Facts to Know About Sleep Better Pills and Alterna

There was a time when insomnia or difficulty getting a good night rest is treated with some home remedies like drinking milk or by using imagery like "counting sheep". The widespread application of Western medicine has provided people with easy and convenient options to treat illnesses to the extent that even sleeplessness is treated with sleeping pills or you may call these as "sleep better pills."

As people reach for over the counter sleep aids every now and then, it can become habitual. Most of these so-called "sleep better pills" are not intended for long-term use. Persistent insomnia can be caused by an underlying medical condition. Thus, the solution is to seek medical help from a doctor.
Are sleep better pills, sleeping aids, or medications appropriate for you?

Pills are used on a short-term basis.

Sleep aid and medications can be used by doctors briefly at the beginning of behavioral treatment. It must be used sparingly and for a short while only. Some other healthier and medically sound solutions need to be developed to prevent dependency, tolerance and abuse.

Pills are not instant problem solvers.

The thought that it can help you with sleep induction is very tempting. Unfortunately, these do not cure the underlying cause of insomnia; at worse, it can make the problem worse.

Active ingredients of sleep better pills.

The usual main ingredient in OTC (over-the-counter) sleeping pills is an antihistamine such as Benadryl. This is largely taken for allergies, hay fever and common cold symptoms. The side effects, such as next-day drowsiness, can be usual and severe.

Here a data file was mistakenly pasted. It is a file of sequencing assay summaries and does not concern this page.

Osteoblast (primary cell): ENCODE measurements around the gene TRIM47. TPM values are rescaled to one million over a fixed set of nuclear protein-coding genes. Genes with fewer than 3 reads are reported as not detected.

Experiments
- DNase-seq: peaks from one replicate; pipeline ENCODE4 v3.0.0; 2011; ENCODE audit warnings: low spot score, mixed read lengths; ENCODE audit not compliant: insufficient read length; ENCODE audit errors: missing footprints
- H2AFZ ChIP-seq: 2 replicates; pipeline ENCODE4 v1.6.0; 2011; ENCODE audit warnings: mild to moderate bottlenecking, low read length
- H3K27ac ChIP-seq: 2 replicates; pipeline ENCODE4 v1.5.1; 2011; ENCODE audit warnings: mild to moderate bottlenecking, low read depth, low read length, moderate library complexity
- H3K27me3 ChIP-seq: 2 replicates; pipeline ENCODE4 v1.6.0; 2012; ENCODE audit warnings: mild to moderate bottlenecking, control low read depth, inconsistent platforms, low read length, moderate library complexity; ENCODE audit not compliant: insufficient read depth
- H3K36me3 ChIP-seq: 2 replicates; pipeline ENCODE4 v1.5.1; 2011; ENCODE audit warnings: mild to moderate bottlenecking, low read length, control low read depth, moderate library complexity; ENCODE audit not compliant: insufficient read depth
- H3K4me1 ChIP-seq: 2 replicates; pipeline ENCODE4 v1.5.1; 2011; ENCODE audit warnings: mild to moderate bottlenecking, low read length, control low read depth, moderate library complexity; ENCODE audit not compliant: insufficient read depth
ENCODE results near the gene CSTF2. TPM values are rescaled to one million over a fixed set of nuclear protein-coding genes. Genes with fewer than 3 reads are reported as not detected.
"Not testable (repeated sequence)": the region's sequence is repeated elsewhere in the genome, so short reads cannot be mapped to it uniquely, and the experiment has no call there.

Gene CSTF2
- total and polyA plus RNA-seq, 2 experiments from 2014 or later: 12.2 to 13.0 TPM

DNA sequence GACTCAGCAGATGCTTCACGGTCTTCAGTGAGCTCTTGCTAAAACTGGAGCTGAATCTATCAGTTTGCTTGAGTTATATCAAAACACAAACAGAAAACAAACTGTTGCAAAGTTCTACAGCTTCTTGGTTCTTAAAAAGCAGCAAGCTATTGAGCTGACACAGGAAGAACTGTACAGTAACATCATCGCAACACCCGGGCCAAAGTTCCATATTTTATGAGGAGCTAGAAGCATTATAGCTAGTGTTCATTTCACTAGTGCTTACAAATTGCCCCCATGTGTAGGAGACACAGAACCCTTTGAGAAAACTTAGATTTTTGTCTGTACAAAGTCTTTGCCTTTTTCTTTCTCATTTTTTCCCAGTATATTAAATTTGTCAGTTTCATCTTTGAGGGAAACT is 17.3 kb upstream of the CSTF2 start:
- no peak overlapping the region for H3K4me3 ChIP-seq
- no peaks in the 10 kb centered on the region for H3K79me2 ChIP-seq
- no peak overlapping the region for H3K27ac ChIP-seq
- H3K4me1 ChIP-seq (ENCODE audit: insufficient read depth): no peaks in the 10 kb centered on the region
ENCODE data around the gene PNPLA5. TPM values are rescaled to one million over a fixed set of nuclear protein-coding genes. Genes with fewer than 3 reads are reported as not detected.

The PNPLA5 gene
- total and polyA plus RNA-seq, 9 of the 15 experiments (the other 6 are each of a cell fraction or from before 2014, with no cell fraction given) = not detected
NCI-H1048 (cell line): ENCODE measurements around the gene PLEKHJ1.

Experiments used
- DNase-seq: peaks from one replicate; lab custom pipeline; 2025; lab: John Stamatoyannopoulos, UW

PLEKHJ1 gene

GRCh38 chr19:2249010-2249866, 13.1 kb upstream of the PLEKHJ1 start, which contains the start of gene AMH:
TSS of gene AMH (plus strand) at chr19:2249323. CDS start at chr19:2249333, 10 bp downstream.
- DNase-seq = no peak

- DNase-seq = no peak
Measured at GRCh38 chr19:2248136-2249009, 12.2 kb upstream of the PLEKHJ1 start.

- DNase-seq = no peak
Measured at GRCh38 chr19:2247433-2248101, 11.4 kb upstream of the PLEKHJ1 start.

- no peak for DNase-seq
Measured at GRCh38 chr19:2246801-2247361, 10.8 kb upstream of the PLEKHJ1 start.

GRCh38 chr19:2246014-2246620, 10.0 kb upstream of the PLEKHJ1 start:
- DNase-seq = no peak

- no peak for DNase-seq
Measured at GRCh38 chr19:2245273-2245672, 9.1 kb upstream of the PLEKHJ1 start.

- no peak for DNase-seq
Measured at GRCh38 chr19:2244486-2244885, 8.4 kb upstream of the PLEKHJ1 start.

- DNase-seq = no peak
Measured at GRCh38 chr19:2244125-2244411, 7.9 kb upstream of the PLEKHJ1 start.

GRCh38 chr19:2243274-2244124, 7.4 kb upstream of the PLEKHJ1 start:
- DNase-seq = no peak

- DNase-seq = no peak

Other severe side effects

This includes prolonged drowsiness the next day, confusion, and absent-mindedness are among the other side effects of habitual taking of sleep better pills. Some other adverse effects that need to be watched out are: drug dependence and drug tolerance when reliance on the pill is developed; withdrawal symptoms when medication is stopped; rebound insomnia refers to the worsening of insomnia; and drug interactions when the pills interact with the other medications and yield adverse reactions.

Need-to-know guidelines for using sleeping pills.

If you decide to use sleeping aids, consult your doctor about it. Whatever product you use (OTC, prescription, or herbal), discuss it with your primary care physician especially when you are taking other maintenance drugs because combining medications can be very dangerous if interactions result to adverse reactions. Ask your doctor about decreasing and terminating use to prevent withdrawal symptoms as well as development of dependency to tolerance to it.

Practice safety precautions.

Make sure to take the pill only when you can get a full night sleep or you may get drowsy the following day. It is also important to read the package insert to understand the details about the pill you are taking. Do not drive or operate a machine after taking the pill.

Most importantly, take the sleep better pill when it has been prescribed or recommended by a health professional. Do not self-medicate or resort to pills when there are natural ways to induce sleep. Try the natural, traditional solutions first - drink milk, take a warm bath before bedtime, or use imagery, meditation, and relaxation techniques. Using pills must be the last resort and only with the guidance of a doctor.

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